Yervand H. Grekyan

Key words – C.F. Lehmann-Haupt, Biainili-Urartu, chronology, king list, Rusa Sarduriḫi, Rusa Erimenaḫi, Rusa Argištiḫi, Toprakkale, Keşiş-Göl, Gövelek (Ermanc‘).

Among the pioneers of Urartian studies C.F. Lehmann-Haupt was the first scholar who compiled and presented the chronology of the Urartian kings on a scientific basis. In his study published in 1894 he considered Rusa, the son of Erimena as the first king who bore that name.

Like C.F. Lehmann-Haupt, another prominent Assyriologist of that period – François Thureau-Dangin, presumed that Ursa of Urartu, the adversary of Sargon II of Assyria in 714 B.C., was Rusa, the son of Ermiena, whom he considered to be the founder of a new dynasty.

Later on, C.F. Lehmann-Haupt, whom already became known the existence of another king named Rusa, the son of Sarduri, considered him to be the king of Urartu during the Sargon II’s campaign to Urartu in 714 B.C. In contrast to his previous opinion, he positioned Rusa, the son of Erimena at the end of the Urartian king list, after Rusa, the son of Sarduri, and Rusa, the son of Argišti, naming him “Rusa III”.

Apart from the succession of the Urartian kings, many other ideas of Lehmann-Haupt were refused by almost all following researchers. On the other hand, the Keşiş-Göl inscription ascribed by Lehmann-Haupt to Rusa, the son of Sarduri, was connected with the foundation of the new city Rusaḫinili named after the Urartian king. It was considered as a new political center of the Urartian kingdom after the devastation of the old capital city Ṭušpa by Tiglath-Pileser III of Assyria during his campaign to Urartu in 735 B.C. Thus, Rusa, the son of Sarduri became Rusa I, the son of Sarduri II.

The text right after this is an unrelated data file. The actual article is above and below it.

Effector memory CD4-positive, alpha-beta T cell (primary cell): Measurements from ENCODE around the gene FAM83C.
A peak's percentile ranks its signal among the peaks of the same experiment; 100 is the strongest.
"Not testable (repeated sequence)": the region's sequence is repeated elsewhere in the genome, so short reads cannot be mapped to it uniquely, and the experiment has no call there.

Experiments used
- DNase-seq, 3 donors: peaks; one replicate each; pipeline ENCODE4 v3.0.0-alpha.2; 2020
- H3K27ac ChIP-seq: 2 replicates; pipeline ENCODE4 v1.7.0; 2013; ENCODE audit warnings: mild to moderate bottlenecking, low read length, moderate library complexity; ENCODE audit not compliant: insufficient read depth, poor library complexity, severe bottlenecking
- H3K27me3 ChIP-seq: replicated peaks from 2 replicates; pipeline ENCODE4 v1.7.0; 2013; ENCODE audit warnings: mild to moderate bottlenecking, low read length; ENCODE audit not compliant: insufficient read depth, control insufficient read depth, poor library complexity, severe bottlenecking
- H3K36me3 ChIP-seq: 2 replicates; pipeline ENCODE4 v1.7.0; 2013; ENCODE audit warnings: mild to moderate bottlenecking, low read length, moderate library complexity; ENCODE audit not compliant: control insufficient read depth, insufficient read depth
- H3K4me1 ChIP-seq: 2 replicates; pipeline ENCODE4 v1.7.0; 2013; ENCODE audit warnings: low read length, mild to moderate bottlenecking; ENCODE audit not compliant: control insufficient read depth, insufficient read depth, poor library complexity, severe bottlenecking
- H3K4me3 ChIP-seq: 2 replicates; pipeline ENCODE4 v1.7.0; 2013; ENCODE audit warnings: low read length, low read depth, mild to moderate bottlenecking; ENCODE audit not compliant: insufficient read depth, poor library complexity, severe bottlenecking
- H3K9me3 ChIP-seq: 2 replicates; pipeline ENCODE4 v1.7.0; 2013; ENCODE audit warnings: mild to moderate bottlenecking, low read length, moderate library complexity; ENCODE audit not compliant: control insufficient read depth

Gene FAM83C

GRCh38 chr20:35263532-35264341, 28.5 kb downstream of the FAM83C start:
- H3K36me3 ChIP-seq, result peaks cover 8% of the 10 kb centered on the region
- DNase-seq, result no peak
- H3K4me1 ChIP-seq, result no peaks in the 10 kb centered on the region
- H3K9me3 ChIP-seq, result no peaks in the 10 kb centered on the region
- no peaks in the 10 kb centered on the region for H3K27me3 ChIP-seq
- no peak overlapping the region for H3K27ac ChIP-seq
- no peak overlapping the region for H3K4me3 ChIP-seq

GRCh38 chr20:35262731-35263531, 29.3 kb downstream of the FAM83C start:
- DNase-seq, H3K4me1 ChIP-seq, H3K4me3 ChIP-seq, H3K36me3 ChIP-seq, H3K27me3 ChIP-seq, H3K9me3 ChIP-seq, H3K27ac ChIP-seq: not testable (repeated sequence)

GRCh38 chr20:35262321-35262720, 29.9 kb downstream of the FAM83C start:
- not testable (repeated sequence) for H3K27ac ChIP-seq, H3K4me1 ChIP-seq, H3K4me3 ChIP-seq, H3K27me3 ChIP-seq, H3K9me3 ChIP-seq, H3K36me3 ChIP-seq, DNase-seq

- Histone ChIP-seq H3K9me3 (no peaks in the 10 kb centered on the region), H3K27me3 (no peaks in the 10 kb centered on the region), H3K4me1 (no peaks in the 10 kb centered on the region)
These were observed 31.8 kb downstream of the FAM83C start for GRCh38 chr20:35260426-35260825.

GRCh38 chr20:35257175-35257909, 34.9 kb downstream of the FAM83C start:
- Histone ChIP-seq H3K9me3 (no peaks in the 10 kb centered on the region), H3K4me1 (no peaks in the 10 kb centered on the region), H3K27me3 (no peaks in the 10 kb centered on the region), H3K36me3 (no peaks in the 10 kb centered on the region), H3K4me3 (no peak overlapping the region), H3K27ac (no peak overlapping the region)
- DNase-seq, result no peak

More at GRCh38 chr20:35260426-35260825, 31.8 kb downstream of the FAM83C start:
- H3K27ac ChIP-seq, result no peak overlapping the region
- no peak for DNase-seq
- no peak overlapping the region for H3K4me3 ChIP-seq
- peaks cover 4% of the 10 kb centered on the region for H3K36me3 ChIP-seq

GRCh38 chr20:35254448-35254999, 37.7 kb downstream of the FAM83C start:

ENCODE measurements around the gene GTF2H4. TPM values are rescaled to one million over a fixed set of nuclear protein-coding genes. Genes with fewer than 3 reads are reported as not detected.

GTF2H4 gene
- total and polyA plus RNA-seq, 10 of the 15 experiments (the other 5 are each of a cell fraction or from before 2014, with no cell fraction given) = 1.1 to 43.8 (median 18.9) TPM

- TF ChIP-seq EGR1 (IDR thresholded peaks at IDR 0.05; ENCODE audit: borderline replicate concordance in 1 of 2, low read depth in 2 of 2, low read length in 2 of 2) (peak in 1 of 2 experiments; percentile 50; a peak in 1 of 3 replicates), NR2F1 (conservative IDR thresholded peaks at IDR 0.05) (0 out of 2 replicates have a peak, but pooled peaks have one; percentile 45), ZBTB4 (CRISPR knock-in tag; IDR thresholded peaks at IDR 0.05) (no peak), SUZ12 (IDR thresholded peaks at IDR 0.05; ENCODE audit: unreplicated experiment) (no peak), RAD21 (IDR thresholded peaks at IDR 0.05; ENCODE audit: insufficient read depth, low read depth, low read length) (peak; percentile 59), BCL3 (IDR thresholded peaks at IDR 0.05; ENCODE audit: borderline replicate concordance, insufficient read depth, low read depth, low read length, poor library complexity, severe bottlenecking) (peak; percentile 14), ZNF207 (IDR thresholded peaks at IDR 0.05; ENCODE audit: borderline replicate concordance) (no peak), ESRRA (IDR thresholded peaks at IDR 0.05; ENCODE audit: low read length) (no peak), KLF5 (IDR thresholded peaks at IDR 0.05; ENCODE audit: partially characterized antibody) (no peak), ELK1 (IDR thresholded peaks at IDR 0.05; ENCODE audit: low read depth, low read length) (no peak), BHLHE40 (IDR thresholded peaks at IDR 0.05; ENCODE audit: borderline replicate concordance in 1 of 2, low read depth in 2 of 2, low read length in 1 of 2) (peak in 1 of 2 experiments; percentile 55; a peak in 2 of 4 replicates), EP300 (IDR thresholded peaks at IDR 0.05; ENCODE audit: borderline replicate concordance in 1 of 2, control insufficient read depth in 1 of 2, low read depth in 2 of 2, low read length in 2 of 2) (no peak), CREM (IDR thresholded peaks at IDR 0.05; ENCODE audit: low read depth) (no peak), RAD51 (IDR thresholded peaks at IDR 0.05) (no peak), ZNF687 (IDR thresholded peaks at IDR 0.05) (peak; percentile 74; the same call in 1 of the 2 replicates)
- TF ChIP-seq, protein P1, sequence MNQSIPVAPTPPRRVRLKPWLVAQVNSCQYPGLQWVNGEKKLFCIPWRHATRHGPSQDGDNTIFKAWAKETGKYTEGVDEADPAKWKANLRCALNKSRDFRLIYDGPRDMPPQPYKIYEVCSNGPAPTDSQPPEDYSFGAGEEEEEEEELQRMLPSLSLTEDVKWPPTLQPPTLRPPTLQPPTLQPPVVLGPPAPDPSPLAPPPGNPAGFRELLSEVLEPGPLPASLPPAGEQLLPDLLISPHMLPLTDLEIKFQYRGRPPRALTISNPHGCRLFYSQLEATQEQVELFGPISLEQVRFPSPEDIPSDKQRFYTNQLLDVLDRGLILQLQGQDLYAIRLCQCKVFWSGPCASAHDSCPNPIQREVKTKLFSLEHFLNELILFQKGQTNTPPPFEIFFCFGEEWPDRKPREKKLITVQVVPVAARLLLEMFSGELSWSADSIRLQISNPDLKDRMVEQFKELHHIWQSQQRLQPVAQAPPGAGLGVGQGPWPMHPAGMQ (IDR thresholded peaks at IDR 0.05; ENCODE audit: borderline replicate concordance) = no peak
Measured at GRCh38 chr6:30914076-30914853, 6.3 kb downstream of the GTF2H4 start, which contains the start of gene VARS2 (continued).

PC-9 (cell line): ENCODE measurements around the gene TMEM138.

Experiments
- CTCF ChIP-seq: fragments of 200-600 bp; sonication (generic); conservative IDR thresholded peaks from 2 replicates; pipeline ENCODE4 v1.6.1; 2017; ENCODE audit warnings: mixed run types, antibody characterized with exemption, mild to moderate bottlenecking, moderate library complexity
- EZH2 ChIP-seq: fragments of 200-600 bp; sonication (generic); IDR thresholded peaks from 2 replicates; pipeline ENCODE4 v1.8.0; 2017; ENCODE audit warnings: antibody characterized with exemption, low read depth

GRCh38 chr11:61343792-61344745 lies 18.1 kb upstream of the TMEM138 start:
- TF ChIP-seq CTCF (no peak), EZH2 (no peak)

Publication of the inscription on a preserved upper part of a stele discovered not far from the modern city Van in 2002, near the ancient Armenian village Ermanc‘ (Ermanis, nowadays, Gövelek), opened a new page in these discussions, as soon as it became clear that it was the missing upper part of the well-known Keşiş-Göl inscription. In 2006 another inscribed stele, the duplicate of that inscription was also discovered at Hefšesorik (nowadays, Savacık). Thus, there was no doubt that both stelae were left by Rusa, the son of Erimena. This discovery made to review the chronology of the Urartian kings in the 8th7th centuries B.C.

The article discuss the arguments, which allow to consider Rusa, the son of Erimena as “Rusa I” (variant A), “Rusa II” (variant B) and “Rusa III” (variant C) and offers succession of the Urartian kings of the 8th-7th centuries B.C. with different variations. The “variant B” seems more convincing. Moreover, it seems possible to date the period of his reign between 713- 708 B.C. The possible short-term reign of Rusa, the son of Erimena, could explain the small number of monumental stone inscriptions left by him, informing us only about the king’s building activity, and the fact, that one of these inscriptions remained unfinished.

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